A typical scenario I imagine is that the recipient will lose the message, and end up emailing or calling back for the same information, which will annoy all parties (or possibly worse, they'll lose the information and ignore it forever), as well as require the information be transmitted more times than usual (something someone security conscious probably won't like).

I hate to be so critical of this service, but I just can't see this being useful. I wouldn't call this hitting a nail with a sledgehammer, it's more like hitting a nail with a six foot ceramic feather.


Is this really needed?

It really inconveniences the recipient. They cannot copy and paste the email. This can sometimes be important. Often private emails contain usernames, passwords or urls.

You cannot view emails on multiple computers without first yourself going out of the way to register multiple devices..

There are many scenarios where forwarding the email is important. You may want your solicitor to look at it whatever.

It seems to me the best use of this service is just to send people some hate mail as it makes it difficult for laymen computer user to forward it to someone who can do something about it.

Email isn't a secure platform, if you don't want what you write getting out there don't send it, use another medium, avoid sending emails to untrusted people.

Making the email an image means I probably won't read it.. I guess that is one way to stop me from forwarding it.


The idea is that you don't use this for all of your emails, just the ones that you don't want forwarded.


I'd accept it if it had only false negatives in "different person" detection. False positives are not really acceptable with this method now that we've got people using webmail/clients/mobiles.

For example, my client at work is on all the time - it will happily pre-cache all the images. But the same message will be visible on my mobile too - what happens when I open it there? If I got an error, I'd probably check with website for accessing the same mailbox - what would happen after 2 "forwards" - image deleted?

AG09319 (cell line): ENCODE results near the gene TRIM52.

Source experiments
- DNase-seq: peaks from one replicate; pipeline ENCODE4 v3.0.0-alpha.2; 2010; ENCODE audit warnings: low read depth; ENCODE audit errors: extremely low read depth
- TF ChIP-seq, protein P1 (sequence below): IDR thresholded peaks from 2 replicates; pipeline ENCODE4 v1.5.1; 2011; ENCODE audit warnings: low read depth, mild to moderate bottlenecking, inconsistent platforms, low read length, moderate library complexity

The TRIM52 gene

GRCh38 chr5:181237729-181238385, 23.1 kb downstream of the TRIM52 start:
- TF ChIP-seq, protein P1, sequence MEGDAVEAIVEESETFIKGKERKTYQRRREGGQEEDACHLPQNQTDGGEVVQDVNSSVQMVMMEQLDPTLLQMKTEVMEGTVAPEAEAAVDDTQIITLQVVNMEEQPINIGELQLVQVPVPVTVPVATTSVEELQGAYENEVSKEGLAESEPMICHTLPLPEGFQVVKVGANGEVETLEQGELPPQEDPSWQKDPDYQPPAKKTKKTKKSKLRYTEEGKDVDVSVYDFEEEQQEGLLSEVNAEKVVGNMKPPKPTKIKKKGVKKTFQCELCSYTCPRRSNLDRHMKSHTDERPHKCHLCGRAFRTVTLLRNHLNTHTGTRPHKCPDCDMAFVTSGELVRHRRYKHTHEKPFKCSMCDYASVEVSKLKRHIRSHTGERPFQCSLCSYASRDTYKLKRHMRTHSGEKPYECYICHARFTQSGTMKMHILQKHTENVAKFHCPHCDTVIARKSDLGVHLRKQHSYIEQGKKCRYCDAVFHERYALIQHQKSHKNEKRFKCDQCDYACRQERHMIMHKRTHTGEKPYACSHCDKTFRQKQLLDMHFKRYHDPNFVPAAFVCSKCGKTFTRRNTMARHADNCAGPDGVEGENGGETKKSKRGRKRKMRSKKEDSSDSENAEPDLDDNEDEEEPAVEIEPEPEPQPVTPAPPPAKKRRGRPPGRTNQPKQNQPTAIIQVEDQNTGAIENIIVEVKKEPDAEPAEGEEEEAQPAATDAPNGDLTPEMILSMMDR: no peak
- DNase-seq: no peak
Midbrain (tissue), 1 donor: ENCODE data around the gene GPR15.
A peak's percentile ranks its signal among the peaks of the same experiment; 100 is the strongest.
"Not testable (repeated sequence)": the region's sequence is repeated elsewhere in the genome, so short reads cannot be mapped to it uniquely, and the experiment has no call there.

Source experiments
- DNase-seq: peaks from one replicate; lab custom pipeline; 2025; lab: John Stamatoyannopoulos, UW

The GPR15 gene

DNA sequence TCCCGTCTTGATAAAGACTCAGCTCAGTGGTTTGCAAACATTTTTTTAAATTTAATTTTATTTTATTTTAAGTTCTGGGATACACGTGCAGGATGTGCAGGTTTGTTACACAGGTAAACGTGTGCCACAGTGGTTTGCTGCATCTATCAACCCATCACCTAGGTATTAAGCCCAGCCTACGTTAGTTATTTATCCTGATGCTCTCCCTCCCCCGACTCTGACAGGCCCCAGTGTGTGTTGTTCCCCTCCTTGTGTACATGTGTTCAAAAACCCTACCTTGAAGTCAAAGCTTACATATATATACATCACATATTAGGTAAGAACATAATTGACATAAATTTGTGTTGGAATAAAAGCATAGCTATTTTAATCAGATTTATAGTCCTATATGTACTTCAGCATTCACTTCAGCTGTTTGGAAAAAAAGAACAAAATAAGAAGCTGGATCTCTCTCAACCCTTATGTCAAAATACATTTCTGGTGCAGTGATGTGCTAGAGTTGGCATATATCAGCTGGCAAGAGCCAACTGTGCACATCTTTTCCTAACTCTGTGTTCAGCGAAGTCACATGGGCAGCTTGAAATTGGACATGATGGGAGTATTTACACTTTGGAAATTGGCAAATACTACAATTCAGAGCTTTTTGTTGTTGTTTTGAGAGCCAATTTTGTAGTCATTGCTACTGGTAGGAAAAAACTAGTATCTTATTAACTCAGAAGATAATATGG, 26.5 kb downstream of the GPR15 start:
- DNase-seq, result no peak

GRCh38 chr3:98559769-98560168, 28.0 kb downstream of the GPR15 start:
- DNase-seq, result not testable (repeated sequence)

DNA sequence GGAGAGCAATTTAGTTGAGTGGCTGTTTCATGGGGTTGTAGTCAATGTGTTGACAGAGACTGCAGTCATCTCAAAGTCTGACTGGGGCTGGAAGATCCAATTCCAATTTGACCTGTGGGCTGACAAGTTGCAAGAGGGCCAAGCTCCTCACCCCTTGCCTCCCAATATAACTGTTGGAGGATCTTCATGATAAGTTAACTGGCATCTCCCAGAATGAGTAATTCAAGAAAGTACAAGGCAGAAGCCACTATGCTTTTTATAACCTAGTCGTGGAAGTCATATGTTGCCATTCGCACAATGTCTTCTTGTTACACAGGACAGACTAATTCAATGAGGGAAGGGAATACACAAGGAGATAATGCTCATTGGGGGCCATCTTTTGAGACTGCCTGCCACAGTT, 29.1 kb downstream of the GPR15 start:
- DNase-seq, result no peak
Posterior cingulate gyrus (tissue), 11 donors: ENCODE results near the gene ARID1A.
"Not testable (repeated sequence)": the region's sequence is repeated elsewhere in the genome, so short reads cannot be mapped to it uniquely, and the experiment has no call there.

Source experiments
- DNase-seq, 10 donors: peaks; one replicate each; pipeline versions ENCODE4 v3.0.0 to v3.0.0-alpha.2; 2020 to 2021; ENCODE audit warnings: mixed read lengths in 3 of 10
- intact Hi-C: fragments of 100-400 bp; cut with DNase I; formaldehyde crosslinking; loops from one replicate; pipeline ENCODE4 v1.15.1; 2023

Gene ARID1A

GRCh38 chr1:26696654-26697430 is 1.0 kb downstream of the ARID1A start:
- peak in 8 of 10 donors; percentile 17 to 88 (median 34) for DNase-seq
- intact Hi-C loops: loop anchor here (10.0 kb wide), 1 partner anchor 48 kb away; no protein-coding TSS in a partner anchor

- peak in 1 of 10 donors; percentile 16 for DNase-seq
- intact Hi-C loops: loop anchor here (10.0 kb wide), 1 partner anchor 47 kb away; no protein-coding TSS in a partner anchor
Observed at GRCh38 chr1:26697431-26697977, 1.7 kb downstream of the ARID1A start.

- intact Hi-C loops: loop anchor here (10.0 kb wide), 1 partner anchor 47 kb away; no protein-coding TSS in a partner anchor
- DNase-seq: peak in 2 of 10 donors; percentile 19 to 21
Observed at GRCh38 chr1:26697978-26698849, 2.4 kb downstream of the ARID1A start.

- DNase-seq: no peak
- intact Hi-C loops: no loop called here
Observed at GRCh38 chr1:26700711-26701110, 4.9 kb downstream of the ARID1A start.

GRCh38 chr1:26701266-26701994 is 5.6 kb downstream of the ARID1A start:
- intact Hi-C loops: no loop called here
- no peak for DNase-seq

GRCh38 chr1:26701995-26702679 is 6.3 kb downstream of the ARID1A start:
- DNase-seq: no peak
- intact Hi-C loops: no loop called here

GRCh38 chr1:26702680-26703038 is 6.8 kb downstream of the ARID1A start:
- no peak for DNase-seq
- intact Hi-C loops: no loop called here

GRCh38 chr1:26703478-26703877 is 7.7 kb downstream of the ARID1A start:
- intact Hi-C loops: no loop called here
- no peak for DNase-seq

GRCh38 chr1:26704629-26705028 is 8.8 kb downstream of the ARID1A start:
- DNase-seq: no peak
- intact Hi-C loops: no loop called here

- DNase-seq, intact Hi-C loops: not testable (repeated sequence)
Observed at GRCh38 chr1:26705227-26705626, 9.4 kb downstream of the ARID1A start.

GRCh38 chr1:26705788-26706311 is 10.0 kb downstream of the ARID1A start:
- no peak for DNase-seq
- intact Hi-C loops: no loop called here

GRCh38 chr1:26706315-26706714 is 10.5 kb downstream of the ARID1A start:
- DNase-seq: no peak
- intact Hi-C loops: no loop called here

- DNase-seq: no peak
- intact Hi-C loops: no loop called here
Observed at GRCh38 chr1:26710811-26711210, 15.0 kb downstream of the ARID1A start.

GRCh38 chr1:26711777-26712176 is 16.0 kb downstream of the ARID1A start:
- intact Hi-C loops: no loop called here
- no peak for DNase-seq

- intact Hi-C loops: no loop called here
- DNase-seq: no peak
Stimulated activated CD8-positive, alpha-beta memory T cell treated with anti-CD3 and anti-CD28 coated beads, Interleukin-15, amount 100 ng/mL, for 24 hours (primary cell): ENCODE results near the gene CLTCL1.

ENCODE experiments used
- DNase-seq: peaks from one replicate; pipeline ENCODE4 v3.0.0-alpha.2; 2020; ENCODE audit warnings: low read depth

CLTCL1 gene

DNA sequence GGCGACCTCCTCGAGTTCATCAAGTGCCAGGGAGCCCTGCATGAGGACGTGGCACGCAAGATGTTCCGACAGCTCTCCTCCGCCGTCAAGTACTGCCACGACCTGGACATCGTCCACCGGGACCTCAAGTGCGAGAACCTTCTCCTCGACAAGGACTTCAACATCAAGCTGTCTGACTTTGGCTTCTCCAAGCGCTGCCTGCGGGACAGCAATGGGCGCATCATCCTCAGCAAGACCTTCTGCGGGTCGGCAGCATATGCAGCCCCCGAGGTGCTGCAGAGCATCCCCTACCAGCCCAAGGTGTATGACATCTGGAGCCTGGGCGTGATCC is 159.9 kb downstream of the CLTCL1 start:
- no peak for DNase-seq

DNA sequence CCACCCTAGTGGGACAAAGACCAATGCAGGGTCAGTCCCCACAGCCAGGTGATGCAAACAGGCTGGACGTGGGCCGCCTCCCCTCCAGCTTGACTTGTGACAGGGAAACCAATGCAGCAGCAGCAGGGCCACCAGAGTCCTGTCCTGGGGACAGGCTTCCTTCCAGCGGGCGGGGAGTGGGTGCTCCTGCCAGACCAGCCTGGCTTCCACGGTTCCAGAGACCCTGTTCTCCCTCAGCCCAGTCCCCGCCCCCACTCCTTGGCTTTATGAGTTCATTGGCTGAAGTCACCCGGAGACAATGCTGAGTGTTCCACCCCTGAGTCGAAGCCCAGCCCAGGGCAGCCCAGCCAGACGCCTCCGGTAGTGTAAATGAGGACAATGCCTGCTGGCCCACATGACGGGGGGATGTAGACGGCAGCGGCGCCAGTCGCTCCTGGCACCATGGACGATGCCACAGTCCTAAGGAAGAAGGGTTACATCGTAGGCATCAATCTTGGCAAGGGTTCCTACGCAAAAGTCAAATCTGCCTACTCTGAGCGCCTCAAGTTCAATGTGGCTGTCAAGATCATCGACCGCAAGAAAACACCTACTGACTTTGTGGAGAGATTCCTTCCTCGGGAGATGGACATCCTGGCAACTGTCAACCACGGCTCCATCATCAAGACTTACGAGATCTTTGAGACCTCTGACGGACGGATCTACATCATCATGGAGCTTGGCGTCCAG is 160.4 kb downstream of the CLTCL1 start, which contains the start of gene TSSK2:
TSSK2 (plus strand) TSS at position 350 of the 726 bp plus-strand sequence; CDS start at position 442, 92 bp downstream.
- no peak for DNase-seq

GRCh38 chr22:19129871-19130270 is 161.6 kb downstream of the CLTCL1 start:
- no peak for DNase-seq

This is a reality of today's offices, not an edge case I'm afraid. It will also fail for shared email accounts (for example "info" or "support" type destinations). Or auto-forward while someone is on long vacation will do exactly the wrong thing - let someone else read it, but not the real recipient.


This has been done a dozen times before.

I worked at Authentica around 1999-2000. They got it working decently enough and were later bought by EMC. http://www.emc.com/domains/authentica/index.htm

The problem is that the data can be grabbed by image tools, etc., so you end up getting in a race to hack all sorts of libraries that can grab the screen, save text, etc.


Great, this solution obviously addressing a burning need. May I ask, were previous solutions free and work on nearly all email clients?

I don't really see any major race happening. The best information grabbing tool already works great - people's eyes. The purpose of this tool is just to make forwarding a little harder, and add auditing and watermarking for environments where this added information can be acted on.


You're using a CNAME at the root of your domain for your DNS. This is invalid. Anybody who is using the Unbound DNS server and also has DNSSEC verification enabled, will not be able to access your site. All lookups will lead to a SERVFAIL.


What is the unique fingerprint made of? If I upgrade my windows software (for example), will I still be able to read the email (which is an image!)

And if I buy a new computer, then import my backed up emails, will I still be able to read it?


Just need to find a niche where this doesn't completely piss everyone off. I'm sure they are out there, the government and legal ones you mentioned sound promising.

I also like the sound of the watermarking idea or sending slightly different text to find leaks.

Best way to get adoption of a product make it the law for people to use it!


I really feel that this is not what email is for. An email is an historic document, atomic, and linked to a specific time of sending. When you forward a mail, you're not sending that actual mail, you're creating a new mail that references the original. In other words:

web = procedural

email = functional


Some email clients allow you to attach the original email as an attachment when you forward/reply rather than embedding the text - I guess in that case you are arguably including a copy of the original.


Quite right, and interesting, because you're then sending a copy of the email as defined by MIME. What you're not doing is modifying the original - as soon as you do so, it becomes a different email.


Seems redundant, Outlook has that feature built-in.

(try deciphering a mail that went through multiple outlooks)


Does IP Address and Mail-Client identification play a role in your reader-fingerprint?

What would this mean for people in your LAN and using the same version of Mail-Client as yours?


Lotus Notes has this feature for a long time. You can disable forwarding.

But of course, you cannot prevent anyone from screen printing and forwarding.


DRM for email.